Every year thousands of people swarm the sweltering deserts of Nevada to indulge in hippiesque camaraderie, the building and destruction of a short-lived city, partying and the literal burning and exploding of things. While we don’t know what the ratio of drug overdoses is, compared to the Gathering of the Juggalos, we do know that Burning Man attendees tend to have their own costumes, aka “playa style,” that don’t involve face paint (well, not clown face paint anyway).

Hit up Village East Cinema this Thursday for “Spark: A Burning Man Story” to learn a little more about the festival — or to re-experience it, if you’re already familiar. Arrive early for a reception and Hollywood-style red carpet: the first 66 guests to RSVP and show up in costume will be given free admission. Enjoy complimentary booze, DJ Milk, red carpet interviews and a Q&A after the film (more info here).

Here are some more films about festivals, camaraderie and well, Godzilla, that we’re reel psyched about this week:

At Fest + performance by HogMaw

For those who refuse to be tricked by bands like Mumford and Sons into liking their tired excuse for folk music, there’s quite a folk-music scene out there. The Philadelphia Folk Festival has been happening annually for 50 years and continues to draw huge crowds. At Fest takes a behind-the-scenes look at the festival and introduces viewers to a cast of music lovers giving new life to the genre every year.
Brooklyn Bowl, 61 Wythe Ave, Williamsburg; 7 p.m.; $8

The Neverending Story + performances by Aa (aka Big A Little A) and Amen Dunes

This is it: the audience pick for the final SummerScreen of the season. Transport yourself back to 1984 and watch poor little Bastian transform from the bullied wimp at school to the hero of a land beyond imagination.
McCarren Park, Corner of Bedford and N. 12th, Williamsburg; 6 p.m.; free

Romeo + Juliet + a performance by Sweet Street Symphony

It’s the Capulets and the Montagues updated for the ’90s ADD generation. You know the story — throw in some guns, Leonardo DiCaprio and Claire Danes, put the Butthole Surfers on the soundtrack, and you get a Shakespeare angsty teenagers can’t resist.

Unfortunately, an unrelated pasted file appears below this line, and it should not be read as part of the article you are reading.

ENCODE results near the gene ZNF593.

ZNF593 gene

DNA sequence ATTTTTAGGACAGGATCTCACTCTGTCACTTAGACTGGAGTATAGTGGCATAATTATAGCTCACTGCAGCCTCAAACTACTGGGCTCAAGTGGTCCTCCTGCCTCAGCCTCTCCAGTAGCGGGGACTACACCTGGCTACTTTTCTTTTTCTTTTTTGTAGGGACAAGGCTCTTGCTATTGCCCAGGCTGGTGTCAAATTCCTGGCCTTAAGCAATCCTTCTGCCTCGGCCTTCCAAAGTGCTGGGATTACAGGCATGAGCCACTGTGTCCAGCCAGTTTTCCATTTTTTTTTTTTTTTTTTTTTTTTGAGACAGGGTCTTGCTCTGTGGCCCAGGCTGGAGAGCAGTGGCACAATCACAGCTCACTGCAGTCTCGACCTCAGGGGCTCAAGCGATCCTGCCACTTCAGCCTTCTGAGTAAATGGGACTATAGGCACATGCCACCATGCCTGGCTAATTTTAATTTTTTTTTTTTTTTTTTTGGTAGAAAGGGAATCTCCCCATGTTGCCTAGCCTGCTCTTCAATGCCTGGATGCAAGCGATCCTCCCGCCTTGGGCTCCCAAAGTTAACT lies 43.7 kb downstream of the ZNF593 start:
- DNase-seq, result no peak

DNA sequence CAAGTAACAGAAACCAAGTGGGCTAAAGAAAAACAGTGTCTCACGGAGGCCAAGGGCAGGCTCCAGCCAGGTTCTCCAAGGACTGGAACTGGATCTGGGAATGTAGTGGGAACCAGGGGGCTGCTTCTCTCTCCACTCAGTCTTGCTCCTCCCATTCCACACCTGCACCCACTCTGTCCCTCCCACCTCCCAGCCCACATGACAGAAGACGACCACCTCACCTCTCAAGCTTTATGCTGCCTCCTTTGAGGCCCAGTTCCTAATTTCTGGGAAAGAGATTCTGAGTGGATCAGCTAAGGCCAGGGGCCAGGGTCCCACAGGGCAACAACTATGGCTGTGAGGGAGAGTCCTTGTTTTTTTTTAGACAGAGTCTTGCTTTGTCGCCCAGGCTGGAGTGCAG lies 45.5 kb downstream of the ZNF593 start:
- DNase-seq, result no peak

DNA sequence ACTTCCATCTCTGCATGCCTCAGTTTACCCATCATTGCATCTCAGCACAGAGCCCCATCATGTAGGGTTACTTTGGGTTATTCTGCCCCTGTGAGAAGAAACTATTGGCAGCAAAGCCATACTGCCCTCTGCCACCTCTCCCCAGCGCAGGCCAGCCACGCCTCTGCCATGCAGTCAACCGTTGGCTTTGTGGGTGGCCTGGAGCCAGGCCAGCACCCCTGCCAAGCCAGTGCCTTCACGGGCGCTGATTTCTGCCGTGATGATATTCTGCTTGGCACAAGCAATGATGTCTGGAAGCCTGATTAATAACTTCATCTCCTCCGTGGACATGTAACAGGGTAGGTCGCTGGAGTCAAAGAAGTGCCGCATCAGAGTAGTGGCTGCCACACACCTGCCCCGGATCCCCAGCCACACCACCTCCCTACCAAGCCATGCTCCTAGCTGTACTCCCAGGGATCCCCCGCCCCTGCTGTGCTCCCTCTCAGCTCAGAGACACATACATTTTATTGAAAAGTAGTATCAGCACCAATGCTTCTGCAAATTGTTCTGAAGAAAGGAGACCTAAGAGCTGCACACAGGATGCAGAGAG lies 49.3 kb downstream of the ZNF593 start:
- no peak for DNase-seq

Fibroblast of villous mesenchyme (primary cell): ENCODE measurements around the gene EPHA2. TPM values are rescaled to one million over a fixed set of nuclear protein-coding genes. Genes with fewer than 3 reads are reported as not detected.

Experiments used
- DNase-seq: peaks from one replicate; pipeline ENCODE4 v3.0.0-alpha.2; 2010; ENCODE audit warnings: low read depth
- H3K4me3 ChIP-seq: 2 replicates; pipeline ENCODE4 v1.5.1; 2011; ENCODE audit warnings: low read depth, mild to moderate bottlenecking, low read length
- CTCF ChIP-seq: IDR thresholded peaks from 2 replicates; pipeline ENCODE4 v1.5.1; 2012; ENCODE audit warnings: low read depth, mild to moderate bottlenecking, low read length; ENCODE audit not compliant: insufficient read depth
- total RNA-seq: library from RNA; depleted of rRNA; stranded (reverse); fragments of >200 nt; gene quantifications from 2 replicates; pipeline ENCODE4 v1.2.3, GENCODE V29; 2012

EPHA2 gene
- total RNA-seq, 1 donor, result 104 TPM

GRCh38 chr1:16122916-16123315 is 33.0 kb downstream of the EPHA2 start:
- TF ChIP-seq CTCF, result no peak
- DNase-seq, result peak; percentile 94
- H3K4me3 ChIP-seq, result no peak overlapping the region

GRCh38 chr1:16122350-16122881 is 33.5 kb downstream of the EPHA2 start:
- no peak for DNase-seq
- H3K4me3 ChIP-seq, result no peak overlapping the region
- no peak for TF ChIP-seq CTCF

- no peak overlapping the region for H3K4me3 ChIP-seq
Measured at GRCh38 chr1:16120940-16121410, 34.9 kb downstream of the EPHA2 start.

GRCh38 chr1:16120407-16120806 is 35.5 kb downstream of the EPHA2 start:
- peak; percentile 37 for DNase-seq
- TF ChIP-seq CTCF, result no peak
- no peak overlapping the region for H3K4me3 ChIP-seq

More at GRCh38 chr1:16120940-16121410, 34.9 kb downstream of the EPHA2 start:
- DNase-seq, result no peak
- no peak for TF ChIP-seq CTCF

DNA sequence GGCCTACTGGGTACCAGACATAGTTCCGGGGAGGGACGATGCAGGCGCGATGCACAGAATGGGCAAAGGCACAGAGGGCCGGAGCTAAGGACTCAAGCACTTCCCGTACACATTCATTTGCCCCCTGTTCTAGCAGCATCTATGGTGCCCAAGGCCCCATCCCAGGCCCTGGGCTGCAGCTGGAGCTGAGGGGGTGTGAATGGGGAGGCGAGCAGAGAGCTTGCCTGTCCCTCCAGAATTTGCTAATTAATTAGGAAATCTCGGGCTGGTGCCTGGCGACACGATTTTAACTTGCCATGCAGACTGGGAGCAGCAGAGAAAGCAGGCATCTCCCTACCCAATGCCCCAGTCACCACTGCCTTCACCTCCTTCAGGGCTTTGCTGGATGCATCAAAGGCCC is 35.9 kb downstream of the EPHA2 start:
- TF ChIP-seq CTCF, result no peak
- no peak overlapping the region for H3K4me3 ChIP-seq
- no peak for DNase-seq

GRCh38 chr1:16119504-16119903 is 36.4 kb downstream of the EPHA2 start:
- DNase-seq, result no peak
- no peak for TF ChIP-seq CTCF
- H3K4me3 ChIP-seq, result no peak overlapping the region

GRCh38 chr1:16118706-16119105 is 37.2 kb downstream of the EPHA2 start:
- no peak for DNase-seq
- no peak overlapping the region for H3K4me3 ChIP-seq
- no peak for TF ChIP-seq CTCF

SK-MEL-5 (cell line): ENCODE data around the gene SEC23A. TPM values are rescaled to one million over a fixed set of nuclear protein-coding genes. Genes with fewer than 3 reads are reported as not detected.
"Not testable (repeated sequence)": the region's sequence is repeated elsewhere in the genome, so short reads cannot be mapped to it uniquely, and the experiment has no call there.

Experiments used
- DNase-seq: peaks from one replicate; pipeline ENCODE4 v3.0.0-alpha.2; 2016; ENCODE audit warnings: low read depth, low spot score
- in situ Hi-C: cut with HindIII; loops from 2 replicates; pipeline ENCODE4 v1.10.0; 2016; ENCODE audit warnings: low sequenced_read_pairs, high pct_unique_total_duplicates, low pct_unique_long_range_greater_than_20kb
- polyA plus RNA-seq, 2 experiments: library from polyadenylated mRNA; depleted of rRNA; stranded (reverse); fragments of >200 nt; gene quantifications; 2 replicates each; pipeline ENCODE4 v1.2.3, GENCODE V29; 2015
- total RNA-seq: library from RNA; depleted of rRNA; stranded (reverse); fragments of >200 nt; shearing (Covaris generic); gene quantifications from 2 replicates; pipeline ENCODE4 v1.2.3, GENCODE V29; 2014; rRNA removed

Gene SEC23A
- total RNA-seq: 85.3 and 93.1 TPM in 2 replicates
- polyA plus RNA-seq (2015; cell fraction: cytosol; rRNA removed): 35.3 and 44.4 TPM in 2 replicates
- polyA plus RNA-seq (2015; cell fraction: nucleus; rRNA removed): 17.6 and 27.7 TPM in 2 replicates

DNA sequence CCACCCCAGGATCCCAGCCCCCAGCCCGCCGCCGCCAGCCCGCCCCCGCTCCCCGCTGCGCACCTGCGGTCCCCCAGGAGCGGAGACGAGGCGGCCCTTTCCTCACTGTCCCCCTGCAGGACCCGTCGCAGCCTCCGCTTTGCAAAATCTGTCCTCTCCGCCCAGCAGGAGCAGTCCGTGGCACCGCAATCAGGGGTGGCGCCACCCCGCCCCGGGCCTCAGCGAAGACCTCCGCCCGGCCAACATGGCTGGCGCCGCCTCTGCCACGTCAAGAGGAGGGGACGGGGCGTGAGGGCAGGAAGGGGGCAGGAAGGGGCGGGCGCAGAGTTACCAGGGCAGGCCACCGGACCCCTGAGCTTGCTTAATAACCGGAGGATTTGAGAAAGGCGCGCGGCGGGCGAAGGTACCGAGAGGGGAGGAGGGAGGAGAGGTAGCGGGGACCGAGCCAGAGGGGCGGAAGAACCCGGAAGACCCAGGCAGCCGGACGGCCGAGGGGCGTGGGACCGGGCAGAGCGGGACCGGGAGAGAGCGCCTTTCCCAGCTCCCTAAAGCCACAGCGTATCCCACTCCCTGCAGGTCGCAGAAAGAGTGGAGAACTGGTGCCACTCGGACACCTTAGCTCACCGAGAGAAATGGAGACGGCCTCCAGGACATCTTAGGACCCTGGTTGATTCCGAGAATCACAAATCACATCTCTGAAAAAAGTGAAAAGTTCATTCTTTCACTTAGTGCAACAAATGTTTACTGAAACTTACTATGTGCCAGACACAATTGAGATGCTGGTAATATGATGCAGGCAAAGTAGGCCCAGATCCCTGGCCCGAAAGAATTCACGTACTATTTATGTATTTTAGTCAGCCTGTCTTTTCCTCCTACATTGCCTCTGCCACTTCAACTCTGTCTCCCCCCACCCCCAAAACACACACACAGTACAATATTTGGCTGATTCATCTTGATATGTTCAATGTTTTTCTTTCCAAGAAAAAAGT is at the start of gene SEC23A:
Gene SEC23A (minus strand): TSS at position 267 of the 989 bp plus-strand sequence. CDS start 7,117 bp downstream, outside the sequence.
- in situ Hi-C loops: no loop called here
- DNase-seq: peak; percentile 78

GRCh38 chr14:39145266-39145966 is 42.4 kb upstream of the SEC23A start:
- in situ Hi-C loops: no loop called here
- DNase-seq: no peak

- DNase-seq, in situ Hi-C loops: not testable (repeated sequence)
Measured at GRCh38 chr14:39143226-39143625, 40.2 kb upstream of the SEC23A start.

Tompkins Square Park, 500 E. 9th St., East Village; 6 p.m.; free

Cutie and the Boxer

A NYC love story about a 40-year marriage between two artists; one who paints with boxing gloves, and one who illustrates stories with a character she’s created called Cutie. The film takes us through the thick and thin of their relationship and brings us up to date with the two artists still attempting to make names for themselves.
Sunshine Cinema, 143 E Houston St, Lower East Side; $13.50


Keri Russell plays the part of Jane Hayes, a Pride & Prejudice obsessed New Yorker who inherits a trip to a Jane Austen paradise (Austenland) in hopes of meeting her own real life Mr. Darcy. While we’re more of an Emma crowd here at B+B, we’ll still give it a watch.
Angelika Film Center, 18 W Houston St, SoHo; $14

Ain’t Them Bodies Saints

It’s an almost Bonnie-and-Clyde love story about two outlaws tracked down by the law. Bob Muldoon takes the blame for his lover’s crime (shooting an officer) and is put in jail. Four years later he escapes and is looking for her and their daughter who was born while he was incarcerated. Also catch director David Lowery when he presents Steven Spielberg’s The Sugarland Express on Aug 14th.
IFC Center, 323 Sixth Ave., West Village

Godzilla + Mothra double feature

Part of Film Forum’s “Son of Summer Sci-Fi, Fantasy and Horror” series, the original uncut Japanese Godzilla movie (Gojira) is being coupled with Mothra in a two-for-one classic monster movie showdown. This is the Godzilla without Raymond Burr, and includes 40 minutes of footage cut by the American version.
Film Forum, 209 W Houston St, Greenwich Village; 1 p.m., 4:40 p.m., 8:20 p.m.; $12.50


David Cronenberg’s (The Fly, Dead Zone) classic starring James Woods and Debbie Harry (in her first film role) tells the story of a low-budget cable TV operator who happens upon a show that depicts the torture and murder of several women. As he digs deeper into the show’s source he finds himself getting lost in a reality where television and real life become one and the same.
Sunshine Cinema, 143 E Houston St, Lower East Side; Midnight; $13.50


Because it’s such an amazing movie and we’ve all seen it a million times, new ways to watch it are continuously popping up to keep it fresh. We’ve seen the symmetry in The Shining forwards and backwards, but what happens when you do it backwards and forwards and inwards and outwards in high definition anaglyph 3D? Spectacle is calling it the “Chaos Mix,” and we can’t wait to see it.
Spectacle Theater, 124 S. 3rd St., Williamsburg; 7:30 p.m.; $5